Silica Dried Collection
A recent addition to the collections at RBGE is the material which has been dried in silica to preserve the DNA for later extraction and sequencing. This technique is commonly used for plant material thanks to its effectiveness in preserving the DNA, ease of use in the field and low cost.
Originally, leaf material was chosen and placed into a bag with direct contact to the silica gel granules. The granules would often comprise a mix of standard silica granules and a certain amount of indicator granules which will change colour depending on the water taken up.
A more recent method uses empty teabags such as those available to buy in supermarkets. The plant material is placed into the empty teabag which is then placed into a container of silica. The silica can then be more easily replaced when it becomes hydrated and the plant material is easier to handle.
The scope of the silica-dried collection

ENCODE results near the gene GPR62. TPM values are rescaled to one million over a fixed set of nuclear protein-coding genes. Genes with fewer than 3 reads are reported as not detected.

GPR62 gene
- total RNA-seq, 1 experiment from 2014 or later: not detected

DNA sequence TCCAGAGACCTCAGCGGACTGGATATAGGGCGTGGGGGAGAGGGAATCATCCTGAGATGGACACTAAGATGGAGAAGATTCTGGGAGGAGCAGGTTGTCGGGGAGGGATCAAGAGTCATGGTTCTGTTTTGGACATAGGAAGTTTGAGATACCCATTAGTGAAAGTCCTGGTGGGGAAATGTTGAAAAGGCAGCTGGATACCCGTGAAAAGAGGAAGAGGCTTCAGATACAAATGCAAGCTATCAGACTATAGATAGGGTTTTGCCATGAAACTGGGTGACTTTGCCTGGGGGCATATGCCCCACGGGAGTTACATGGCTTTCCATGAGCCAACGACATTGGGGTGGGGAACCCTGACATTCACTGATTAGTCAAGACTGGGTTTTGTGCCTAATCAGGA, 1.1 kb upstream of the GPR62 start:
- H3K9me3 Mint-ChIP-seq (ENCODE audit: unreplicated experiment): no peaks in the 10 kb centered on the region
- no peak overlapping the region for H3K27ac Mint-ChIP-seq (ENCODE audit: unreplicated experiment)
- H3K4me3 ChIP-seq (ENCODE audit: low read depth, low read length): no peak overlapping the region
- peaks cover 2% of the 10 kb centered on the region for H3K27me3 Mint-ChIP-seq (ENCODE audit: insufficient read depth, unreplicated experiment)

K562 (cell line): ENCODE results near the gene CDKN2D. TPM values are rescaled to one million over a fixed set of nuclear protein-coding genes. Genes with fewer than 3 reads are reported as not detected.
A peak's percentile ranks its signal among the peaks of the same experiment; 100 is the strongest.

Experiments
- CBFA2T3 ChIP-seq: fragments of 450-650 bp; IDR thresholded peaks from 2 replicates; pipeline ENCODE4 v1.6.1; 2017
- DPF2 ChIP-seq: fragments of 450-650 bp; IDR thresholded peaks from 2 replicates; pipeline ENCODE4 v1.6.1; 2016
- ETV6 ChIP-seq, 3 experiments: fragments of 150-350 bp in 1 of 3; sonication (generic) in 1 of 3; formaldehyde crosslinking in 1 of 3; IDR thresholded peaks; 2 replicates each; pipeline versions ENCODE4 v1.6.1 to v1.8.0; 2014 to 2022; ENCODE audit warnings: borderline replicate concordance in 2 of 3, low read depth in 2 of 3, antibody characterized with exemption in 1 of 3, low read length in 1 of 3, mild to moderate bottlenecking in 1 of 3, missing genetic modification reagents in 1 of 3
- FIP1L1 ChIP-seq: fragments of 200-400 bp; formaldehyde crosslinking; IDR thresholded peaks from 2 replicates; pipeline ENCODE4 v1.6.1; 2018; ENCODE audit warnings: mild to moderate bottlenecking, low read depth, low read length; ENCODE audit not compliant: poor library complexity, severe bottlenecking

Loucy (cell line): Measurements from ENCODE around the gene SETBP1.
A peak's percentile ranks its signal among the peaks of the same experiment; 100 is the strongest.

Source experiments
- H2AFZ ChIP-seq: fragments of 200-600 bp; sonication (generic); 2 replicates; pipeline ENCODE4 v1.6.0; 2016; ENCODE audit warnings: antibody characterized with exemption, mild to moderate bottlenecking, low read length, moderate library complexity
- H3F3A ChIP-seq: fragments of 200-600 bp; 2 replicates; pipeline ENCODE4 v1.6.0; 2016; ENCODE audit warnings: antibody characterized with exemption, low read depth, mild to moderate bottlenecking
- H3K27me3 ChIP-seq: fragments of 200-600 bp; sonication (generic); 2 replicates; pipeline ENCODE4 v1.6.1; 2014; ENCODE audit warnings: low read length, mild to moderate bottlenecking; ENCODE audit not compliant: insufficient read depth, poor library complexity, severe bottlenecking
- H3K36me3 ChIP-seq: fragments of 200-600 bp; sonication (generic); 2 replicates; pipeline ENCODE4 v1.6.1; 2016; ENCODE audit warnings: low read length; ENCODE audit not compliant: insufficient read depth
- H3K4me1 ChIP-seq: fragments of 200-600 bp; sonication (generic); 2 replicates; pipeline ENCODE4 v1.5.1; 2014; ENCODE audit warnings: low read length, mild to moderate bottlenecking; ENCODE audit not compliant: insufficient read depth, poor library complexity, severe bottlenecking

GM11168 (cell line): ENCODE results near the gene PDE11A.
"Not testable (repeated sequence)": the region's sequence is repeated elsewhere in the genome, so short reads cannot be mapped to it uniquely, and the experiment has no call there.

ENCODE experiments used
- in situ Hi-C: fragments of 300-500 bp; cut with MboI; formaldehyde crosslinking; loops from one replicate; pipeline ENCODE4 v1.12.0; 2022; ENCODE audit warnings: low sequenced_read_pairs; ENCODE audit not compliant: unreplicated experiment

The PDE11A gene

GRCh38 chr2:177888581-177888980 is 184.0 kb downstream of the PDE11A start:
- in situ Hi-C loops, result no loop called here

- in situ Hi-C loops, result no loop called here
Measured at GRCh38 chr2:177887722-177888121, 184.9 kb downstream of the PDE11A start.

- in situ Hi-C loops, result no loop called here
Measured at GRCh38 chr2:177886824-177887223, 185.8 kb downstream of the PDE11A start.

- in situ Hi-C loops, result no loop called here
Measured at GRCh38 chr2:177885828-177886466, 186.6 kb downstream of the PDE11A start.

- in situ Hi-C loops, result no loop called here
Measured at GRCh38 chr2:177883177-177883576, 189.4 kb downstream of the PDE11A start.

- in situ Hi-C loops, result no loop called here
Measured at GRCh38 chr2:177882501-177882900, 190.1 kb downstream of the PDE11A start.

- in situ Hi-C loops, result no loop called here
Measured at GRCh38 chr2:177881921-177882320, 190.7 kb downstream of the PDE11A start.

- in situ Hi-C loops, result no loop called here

The silica-dried collection is extensive and is growing rapidly each year as more collectors will routinely collect material in silica. Whilst most of the silica-dried collections are linked to a voucher herbarium specimen, there are large collections from population studies and plot sampling which have a smaller number of representative voucher specimens.
There are large silica-dried collections for our key focus groups, as well as for a range of research projects which have been undertaken at RBGE. We are now working to catalogue these collections and link them to the main herbarium and other molecular collections.
Use of the collection
The collection is well used by research staff. Where possible, these collections are also used for destructive sampling requests rather than the herbarium specimens.